[Woman in Tech] As VP and Chief Digital Officer of Coca-Cola, Asha Shekhar drives digital transformation to create impact
As Vice President and Chief Digital Officer, Coca-Cola India and South-West Asia, Asha Shekhar is focused on the company’s digital transformation and helps build the foundations necessary for business growth, driving opportunities, and strengthening the company’s digital ecosystem.
In addition, she leads the media and allied marketing functions. The Coca-Cola veteran has spent over 13 years with the company.
Some of her many significant achievements include the inception and later scale-up of Samvaad, an in-house digital experience centre for Coca-Cola in India, which delivers consumer centricity for Coca-Cola's brands and customers.
She has also delivered some “industry-first” pioneering projects and driven strategic media partnerships. Prior to this, she worked for over a decade with WPP, Universal McCann, Madison, and Mudra, managing media businesses for leading brands.
In a conversation with HerStory, Asha Shekhar talks about her role in the company, the latest trends in the sector, and why mentorship and training are imperative for women to move forward.
HerStory: Can you tell us a little about yourself?
Asha Shekhar: To share an interesting insight into my background, I am a Malayali, born and brought up in Delhi. I consider myself a Dilliwali.
I studied at Springdales School, Pusa Road, and later on, went to Hansraj College, Delhi University, for higher studies. College days were a lot of fun and formed some of the best experiences of my life. Now when I look back, I see it as a part of a life lesson that made me resilient and independent.
It is during college days that I took to the field of communications and went ahead to pursue a PGDM from the Indian Institute of Mass Communication, New Delhi.
It was my curiosity about consumers and creativity that aided in my journey about decoding the art and science of communications, which stay relevant to this day. I am happy and content with most of the choices that I have made while growing up.
HS: Can you trace your career journey with roles up till now along with timelines?
AS: At the start of my career, I aspired to be an account planner in a full-service advertising agency. I wanted to contribute to the business by building strong brands via advertising.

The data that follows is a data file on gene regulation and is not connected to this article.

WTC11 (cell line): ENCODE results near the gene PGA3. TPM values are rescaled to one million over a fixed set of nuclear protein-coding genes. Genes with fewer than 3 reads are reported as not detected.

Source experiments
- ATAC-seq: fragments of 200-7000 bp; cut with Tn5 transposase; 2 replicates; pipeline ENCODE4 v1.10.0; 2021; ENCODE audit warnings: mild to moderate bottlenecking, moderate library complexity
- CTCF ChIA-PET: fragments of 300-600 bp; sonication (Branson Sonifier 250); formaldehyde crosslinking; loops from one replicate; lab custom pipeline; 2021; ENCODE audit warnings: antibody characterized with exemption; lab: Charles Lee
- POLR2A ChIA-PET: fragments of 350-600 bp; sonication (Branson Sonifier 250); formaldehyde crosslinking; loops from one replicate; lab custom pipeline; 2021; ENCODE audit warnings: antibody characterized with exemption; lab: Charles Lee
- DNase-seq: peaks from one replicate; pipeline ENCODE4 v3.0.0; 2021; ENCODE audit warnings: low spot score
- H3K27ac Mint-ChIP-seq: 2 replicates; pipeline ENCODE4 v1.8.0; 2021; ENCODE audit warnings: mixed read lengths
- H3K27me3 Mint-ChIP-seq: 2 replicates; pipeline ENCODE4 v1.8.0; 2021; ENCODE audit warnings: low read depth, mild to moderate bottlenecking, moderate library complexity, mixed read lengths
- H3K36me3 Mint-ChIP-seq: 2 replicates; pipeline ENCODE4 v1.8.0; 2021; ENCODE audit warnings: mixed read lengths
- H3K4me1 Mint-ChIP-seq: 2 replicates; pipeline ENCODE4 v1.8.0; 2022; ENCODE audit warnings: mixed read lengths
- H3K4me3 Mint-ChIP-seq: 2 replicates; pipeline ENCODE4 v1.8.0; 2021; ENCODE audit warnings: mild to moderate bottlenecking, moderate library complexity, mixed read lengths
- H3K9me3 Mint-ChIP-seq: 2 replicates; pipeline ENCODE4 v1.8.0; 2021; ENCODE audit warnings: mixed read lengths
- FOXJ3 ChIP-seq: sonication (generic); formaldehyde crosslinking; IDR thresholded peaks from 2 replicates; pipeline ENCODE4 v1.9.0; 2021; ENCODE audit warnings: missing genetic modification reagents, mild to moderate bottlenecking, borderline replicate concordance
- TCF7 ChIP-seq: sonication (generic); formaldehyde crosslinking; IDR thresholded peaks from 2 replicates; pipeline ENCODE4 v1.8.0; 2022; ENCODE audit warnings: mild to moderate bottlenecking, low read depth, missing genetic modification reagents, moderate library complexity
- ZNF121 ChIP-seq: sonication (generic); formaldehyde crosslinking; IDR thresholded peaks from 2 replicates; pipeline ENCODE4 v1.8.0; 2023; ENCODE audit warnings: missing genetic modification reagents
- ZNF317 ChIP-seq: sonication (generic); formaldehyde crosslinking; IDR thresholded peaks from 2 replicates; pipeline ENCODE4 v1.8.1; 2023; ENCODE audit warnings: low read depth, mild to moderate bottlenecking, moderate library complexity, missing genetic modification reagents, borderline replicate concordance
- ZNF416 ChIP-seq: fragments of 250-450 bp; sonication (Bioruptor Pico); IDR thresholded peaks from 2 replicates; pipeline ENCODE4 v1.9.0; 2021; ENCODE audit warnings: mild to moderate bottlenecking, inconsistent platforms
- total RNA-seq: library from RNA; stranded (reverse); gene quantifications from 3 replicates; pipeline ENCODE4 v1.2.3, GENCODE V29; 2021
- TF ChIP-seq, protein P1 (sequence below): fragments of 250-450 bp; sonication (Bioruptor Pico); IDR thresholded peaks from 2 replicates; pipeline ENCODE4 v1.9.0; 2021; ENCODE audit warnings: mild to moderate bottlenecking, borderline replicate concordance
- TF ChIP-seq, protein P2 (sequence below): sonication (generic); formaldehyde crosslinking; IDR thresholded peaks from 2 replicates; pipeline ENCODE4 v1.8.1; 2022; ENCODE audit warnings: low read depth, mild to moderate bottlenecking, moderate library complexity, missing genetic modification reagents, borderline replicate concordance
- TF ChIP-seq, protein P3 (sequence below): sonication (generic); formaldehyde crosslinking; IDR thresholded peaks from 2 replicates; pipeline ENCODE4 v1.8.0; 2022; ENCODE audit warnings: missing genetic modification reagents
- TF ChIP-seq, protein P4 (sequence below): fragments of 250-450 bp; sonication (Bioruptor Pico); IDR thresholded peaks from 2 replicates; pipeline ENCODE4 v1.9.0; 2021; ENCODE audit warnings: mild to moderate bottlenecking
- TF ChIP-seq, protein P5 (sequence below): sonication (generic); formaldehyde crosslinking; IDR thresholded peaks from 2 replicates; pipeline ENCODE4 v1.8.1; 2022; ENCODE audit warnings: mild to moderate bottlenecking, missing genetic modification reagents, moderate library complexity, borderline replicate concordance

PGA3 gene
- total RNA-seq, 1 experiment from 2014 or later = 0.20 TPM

I began my journey with an internship at Ogilvy and Mather. After that, I joined Mudra Communications, a powerhouse of creative work. Here, my original plan took a detour. While I applied for a role in client servicing, I was assigned the role of a media planner.
I was very surprised when the stalwarts told me I was better suited for that profile, with an assurance that I could gradually shift to client servicing if it failed to trigger interest.
Interestingly, there was no looking back ever since I joined media planning. I am really thankful to that organisation for guiding me in my formative years. I believe life took a good turn when it forced me to do something that I never thought I would do.
The subsequent stints with leading organisations and prestigious brands enabled me to hone my skills. To name a few companies, I worked with Madison Communications, Universal McCann, and Group M.
My relationship with Coca-Cola dates back to the time. I was part of the core team that managed the business from Madison Communications.
HS: When did you join Coca-Cola and what is your role in the organisation?
AS: I joined Coca-Cola in 2005. I initiated the discipline of media within the Coca-Cola marketing team and since then, my role kept evolving because of the evolution of the media and communications space in the country.
With the growing importance of digital, it was in October last year that additional responsibilities were entrusted on me, and I was made the Chief Digital Officer.
HS: As the Chief Digital Officer, what are your roles and responsibilities?
AS: It is for the first time that this role has been instituted in India and in various parts of the globe.
My core function is to ensure the digital transformation of the company. This role is an enabler to ensure our business and brand remain relevant in the new age.
HS: As a change agent for driving media strategy, what changes have been brought in this area?
AS: One of the big changes that have come in is the ability to tell our brand stories in the digital world.
Another big change, I would say, is the institutionalisation of Samvaad, our in-house digital centre, back in 2014. The aim was to drive the integration of digital across all platforms and functions, and foster effective collaboration across all departments.
HS: Can you talk about your significant achievements in this role, and about industry-first pioneering projects?
AS: We were one of the first corporates who signed up the IPL in the first year of its debut, at the time when people didn’t even believe the format would work.
Coke Studio is one of the most awarded initiatives that I have worked on.